"The theft of handheld devices is the fastest-growing street crime, and increasingly, incidents are turning violent," said Schneiderman. "It?s time for manufacturers to be as innovative in solving this problem as they have been in designing devices that have reshaped how we live."
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Comments

  • Reply 1 of 68
    tallest skiltallest skil Posts: 43,399member



     


    "Whoa, déjà vu…"

  • Reply 2 of 68
    solipsismxsolipsismx Posts: 19,566member
    One measure I'd still like to see is a need to require a passcode to turn off the device and make holding down the Home and Sleep buttons only result in a hard reboot. As well as a passcode to access Settings or to alter certain settings, like Find My iPhone, AirPlane Mode, or WiFi. This way a thief can't easily disable the device's ability to be located. They could simply stick it in a lead lined bag or faraday cage but it would help stop some of the less though out crimes of opportunity.
  • Reply 3 of 68
    cyberzombiecyberzombie Posts: 256member


    Government is too altruistic to concern itself with the (un)intended consequences...

     

  • Reply 4 of 68
    dasanman69dasanman69 Posts: 13,001member
    [QUOTE]"Unlike other types of crimes, smartphone theft can be eradicated with a simple technological solution.[/QUOTE]

    If it were so simple I think it would have already been done.
  • Reply 5 of 68
    rob53rob53 Posts: 2,491member
    Government can't do their job so they ask Apple to do it. At the same time they're suing them. Make up your mind. Is Apple a villain or a savior.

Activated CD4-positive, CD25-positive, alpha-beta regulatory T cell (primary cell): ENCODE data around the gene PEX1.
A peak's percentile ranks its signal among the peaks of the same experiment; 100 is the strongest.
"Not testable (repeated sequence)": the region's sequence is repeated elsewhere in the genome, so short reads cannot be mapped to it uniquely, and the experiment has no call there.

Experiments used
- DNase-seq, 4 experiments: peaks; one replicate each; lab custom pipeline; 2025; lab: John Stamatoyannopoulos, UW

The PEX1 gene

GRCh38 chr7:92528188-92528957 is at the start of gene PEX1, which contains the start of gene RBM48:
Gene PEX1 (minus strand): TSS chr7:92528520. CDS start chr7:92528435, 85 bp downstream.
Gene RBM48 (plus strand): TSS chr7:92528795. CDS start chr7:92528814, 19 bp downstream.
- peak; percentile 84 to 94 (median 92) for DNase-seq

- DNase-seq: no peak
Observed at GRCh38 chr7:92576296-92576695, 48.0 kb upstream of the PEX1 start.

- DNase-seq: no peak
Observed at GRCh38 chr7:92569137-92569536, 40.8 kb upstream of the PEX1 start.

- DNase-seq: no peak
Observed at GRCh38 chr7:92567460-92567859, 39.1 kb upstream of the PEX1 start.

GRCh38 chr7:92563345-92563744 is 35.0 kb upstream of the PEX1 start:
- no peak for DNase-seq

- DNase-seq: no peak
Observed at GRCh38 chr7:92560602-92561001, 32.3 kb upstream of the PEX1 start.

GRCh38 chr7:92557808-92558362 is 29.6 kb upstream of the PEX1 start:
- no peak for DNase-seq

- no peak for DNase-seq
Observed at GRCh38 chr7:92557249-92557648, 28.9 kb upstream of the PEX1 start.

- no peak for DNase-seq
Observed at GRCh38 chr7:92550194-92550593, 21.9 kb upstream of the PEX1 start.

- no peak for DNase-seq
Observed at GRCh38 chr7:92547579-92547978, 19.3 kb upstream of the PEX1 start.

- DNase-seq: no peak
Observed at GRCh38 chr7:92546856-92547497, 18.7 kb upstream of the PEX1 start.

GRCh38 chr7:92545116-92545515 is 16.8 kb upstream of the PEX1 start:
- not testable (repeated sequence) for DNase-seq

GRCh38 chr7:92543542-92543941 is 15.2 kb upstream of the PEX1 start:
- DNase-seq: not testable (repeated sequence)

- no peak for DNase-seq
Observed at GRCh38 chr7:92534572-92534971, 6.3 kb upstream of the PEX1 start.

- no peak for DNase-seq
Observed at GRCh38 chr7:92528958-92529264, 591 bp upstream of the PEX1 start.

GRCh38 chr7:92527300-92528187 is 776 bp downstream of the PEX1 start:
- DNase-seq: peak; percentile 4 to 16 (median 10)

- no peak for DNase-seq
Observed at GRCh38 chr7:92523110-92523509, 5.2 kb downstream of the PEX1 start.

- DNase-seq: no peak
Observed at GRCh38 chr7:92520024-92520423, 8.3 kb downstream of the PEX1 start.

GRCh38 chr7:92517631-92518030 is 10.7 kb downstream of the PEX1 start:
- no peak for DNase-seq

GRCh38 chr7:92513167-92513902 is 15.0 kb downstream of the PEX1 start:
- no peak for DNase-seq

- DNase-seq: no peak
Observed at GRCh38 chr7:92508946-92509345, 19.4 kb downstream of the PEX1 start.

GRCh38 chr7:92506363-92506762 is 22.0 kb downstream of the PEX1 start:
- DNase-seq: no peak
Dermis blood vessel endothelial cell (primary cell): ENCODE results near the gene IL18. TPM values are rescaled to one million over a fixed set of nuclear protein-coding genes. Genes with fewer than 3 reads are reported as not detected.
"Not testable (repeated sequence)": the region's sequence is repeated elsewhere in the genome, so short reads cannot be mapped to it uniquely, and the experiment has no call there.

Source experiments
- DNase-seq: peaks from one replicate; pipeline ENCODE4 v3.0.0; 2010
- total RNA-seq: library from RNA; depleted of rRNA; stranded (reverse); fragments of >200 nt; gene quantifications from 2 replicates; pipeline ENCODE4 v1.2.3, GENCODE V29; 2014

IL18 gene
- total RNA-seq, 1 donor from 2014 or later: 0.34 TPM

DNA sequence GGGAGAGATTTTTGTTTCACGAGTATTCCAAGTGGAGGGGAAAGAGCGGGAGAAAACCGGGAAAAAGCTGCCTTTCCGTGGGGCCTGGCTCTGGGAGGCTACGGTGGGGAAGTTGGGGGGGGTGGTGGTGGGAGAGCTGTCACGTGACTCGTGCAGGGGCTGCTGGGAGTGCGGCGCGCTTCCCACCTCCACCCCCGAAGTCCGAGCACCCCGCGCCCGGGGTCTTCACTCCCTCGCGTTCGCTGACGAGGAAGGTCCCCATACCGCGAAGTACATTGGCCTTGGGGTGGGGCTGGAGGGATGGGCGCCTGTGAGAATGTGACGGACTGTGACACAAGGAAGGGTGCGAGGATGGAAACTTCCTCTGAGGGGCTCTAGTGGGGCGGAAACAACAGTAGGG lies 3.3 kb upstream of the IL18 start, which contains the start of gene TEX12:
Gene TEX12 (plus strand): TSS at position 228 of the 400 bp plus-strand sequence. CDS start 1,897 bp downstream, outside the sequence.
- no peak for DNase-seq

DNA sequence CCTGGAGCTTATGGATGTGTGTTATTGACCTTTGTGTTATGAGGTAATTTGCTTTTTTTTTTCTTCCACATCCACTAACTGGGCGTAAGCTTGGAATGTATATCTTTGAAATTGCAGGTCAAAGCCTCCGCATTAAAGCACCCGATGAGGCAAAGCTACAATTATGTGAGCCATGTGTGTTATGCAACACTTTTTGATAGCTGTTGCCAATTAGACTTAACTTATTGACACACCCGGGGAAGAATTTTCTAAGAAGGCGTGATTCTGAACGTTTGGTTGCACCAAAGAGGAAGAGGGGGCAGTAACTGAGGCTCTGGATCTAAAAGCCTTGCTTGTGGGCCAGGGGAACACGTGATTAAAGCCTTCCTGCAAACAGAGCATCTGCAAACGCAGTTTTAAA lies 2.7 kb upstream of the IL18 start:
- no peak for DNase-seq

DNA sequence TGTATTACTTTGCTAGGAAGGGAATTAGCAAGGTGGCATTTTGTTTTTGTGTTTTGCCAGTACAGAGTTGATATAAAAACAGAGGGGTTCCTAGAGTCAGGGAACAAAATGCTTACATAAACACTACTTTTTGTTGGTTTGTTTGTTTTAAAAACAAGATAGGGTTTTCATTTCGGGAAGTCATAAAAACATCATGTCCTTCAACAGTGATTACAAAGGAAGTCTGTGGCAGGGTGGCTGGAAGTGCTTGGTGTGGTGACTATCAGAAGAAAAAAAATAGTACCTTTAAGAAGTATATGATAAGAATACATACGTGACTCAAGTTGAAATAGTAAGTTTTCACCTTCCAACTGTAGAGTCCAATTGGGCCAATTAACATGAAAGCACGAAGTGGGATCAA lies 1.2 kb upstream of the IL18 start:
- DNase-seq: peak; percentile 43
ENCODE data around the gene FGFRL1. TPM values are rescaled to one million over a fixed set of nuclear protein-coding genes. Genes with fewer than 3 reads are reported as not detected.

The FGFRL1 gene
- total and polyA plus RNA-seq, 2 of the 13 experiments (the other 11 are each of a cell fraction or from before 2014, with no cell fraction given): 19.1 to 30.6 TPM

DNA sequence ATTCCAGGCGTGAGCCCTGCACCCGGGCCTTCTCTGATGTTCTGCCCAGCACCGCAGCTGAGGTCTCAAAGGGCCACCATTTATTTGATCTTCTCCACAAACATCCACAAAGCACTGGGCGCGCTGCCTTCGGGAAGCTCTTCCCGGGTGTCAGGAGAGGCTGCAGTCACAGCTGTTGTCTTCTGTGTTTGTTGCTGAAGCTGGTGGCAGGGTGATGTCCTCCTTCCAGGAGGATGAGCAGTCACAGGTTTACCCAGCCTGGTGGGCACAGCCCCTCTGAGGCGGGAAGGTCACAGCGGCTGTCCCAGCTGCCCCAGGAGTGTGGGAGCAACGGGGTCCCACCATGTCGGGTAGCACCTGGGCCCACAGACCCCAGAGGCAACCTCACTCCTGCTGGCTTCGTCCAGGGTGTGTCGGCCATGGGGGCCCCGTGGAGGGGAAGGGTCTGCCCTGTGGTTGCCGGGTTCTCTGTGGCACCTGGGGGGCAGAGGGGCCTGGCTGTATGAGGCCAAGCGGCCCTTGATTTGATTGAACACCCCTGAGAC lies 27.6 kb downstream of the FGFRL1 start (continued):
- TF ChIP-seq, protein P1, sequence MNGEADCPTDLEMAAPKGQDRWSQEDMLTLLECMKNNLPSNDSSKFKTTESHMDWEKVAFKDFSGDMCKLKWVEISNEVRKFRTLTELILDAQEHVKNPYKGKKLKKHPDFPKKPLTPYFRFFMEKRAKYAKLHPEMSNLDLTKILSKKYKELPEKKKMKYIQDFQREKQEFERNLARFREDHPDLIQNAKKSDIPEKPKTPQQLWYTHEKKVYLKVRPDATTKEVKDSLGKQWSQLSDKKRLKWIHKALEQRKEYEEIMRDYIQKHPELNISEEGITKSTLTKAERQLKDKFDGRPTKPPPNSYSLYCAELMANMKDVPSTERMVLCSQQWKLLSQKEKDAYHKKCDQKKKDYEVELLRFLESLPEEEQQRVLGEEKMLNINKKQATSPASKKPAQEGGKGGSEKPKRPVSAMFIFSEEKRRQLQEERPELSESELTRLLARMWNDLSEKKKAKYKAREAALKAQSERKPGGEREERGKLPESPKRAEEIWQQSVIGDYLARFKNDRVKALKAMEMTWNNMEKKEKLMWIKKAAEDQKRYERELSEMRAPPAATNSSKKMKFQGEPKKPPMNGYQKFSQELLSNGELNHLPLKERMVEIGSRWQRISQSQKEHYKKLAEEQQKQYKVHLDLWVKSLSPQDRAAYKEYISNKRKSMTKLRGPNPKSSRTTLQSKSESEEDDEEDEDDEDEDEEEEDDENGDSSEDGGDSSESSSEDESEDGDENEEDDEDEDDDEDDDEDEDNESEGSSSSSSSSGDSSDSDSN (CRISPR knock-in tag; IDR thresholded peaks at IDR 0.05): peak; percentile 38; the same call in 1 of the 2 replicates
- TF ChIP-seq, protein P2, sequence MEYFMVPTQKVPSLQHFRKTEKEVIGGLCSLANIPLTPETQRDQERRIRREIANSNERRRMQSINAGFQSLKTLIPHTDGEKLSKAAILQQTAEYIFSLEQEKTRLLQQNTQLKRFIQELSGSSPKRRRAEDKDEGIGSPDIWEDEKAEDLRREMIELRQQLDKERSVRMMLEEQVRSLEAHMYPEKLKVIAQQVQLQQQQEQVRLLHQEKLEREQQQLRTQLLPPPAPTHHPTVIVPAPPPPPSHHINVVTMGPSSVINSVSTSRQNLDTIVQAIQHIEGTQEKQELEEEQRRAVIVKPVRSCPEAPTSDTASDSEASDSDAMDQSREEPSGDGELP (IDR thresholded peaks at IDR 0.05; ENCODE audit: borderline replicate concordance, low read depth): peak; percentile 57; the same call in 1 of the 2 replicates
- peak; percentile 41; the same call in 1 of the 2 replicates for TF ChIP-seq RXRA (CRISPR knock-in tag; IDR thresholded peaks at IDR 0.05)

• Reply 6 of 68
    malaxmalax Posts: 1,598member


    Maybe Mr. Gascan can provide us a simple technological solution to cancer and war next.


     


    If it were easy, Apple would have already done it (and Android would have copied it).

  • Reply 7 of 68
    bleh1234bleh1234 Posts: 146member
    Wasnt this posted already? Same story, just different city. Old one was NYC
  • Reply 8 of 68
    dasanman69dasanman69 Posts: 13,001member
    solipsismx wrote: »
    One measure I'd still like to see is a need to require a passcode to turn off the device and make holding down the Home and Sleep buttons only result in a hard reboot. As well as a passcode to access Settings or to alter certain settings, like Find My iPhone, AirPlane Mode, or WiFi. This way a thief can't easily disable the device's ability to be located. They could simply stick it in a lead lined bag or faraday cage but it would help stop some of the less though out crimes of opportunity.

    Or a potato chip bag.
  • Reply 9 of 68
    geekdadgeekdad Posts: 1,131member